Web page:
The stated purpose of the reservation was for it to be self-sufficient, while teaching Mescalero Apaches and Navajos how to be modern farmers. General Edward Canby, whom Carleton replaced, first suggested that the Navajo people be moved to a series of reservations and be taught new skills. Some in Washington, D.C. thought that the Navajos did not need to be moved and a reservation should be created on their land. Some New Mexico citizens encouraged death or at least complete removal of the Navajo off their lands. The 1865 and 1866 corn production was sufficient, but in 1867 it was a total failure. Army officers and Indian Agents realized that the Bosque Redondo was a failure, offering poor water and too little firewood for the numbers of people who were there. The Mescaleros soon ran away; the Navajos stayed longer, but in May 1868 were permitted to return to Navajo lands.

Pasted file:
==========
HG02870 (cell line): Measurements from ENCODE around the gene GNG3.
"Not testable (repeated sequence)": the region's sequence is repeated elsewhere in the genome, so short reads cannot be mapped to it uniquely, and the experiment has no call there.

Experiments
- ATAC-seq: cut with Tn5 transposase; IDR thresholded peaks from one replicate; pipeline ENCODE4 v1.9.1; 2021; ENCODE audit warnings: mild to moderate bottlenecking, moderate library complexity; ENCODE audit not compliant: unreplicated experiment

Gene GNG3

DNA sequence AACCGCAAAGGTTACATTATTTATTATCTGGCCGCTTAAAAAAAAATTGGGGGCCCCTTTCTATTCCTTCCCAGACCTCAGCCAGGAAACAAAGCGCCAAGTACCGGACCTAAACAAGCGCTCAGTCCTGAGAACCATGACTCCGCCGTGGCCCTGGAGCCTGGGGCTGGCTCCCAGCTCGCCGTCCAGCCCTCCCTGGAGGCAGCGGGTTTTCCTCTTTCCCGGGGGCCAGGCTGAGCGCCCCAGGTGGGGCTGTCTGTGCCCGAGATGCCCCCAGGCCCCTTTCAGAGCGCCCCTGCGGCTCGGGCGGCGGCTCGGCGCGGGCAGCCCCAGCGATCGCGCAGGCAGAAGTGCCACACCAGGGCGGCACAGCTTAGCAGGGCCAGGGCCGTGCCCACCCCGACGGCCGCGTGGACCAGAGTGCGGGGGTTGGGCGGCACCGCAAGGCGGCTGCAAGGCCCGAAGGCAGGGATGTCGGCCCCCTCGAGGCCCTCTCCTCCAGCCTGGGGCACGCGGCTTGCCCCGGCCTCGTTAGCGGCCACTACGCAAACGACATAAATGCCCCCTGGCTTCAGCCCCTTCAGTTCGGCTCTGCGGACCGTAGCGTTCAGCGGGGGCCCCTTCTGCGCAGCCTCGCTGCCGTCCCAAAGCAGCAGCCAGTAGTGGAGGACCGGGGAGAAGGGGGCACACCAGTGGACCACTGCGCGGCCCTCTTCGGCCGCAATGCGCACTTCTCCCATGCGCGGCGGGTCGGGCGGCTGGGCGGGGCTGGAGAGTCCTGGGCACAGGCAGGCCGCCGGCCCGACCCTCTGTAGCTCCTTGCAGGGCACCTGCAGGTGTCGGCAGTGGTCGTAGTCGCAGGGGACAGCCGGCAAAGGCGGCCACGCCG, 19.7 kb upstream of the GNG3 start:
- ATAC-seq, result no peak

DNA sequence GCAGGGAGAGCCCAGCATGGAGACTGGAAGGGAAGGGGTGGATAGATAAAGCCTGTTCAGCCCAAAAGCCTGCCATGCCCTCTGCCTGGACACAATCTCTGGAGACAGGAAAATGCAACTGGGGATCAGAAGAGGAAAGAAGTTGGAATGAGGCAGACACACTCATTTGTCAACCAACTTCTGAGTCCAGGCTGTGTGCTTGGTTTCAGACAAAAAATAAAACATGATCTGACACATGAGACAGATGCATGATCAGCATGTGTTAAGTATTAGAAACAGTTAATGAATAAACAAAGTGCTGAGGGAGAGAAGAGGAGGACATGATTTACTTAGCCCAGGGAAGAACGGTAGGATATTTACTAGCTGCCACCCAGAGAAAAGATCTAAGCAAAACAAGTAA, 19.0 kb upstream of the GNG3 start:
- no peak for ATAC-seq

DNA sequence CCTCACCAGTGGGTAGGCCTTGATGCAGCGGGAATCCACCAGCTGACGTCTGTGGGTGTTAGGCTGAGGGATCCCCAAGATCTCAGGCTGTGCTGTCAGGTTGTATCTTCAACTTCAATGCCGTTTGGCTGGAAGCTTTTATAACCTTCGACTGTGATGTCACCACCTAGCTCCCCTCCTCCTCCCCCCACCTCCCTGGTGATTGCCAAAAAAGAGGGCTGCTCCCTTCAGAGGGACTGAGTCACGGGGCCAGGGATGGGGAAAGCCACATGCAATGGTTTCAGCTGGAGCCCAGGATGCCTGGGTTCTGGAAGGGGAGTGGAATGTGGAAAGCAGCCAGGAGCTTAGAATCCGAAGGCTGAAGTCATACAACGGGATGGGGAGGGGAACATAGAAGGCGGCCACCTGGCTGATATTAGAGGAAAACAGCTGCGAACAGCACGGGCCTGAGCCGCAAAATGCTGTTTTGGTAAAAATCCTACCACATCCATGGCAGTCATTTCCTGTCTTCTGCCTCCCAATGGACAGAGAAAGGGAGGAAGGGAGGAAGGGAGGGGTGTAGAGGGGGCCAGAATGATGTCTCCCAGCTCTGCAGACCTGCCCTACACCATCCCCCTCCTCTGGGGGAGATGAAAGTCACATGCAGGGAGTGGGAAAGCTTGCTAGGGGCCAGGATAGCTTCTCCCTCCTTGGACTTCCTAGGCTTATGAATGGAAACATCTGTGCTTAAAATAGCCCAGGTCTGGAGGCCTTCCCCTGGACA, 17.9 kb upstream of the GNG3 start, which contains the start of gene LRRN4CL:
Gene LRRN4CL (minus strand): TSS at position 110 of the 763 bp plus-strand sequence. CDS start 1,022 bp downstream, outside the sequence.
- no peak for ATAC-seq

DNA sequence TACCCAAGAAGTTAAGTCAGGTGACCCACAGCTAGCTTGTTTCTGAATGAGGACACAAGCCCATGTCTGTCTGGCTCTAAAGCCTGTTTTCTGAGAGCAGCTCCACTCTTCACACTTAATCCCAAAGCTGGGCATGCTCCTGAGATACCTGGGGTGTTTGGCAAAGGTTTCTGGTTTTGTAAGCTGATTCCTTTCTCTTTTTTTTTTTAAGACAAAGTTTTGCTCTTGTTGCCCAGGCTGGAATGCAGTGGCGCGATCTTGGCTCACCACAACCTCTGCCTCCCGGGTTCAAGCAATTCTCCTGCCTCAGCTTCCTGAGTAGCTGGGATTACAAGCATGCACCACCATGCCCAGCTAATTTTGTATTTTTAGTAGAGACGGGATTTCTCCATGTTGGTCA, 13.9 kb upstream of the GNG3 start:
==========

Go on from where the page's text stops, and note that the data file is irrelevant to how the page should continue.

Gen. Carleton ordered Col. Christopher "Kit" Carson to do whatever necessary to bring first the Mescaleros and then the Navajos to the Bosque Redondo. All of the Mescalero Apache were there by the end of 1862, but the Navajo did not get there in large numbers until early 1864. The Navajos refer to the journey from Navajo land to the Bosque Redondo as the Long Walk. While a bitter memory to many Navajo, one who was there reports as follows: “By slow stages we traveled eastward by present Gallup and Shushbito, Bear spring, which is now called Fort Wingate. You ask how they treated us? If there was room the soldiers put the women and children on the wagons. Some even let them ride behind them on their horses. I have never been able to understand a people who killed you one day and on the next played with your children...?"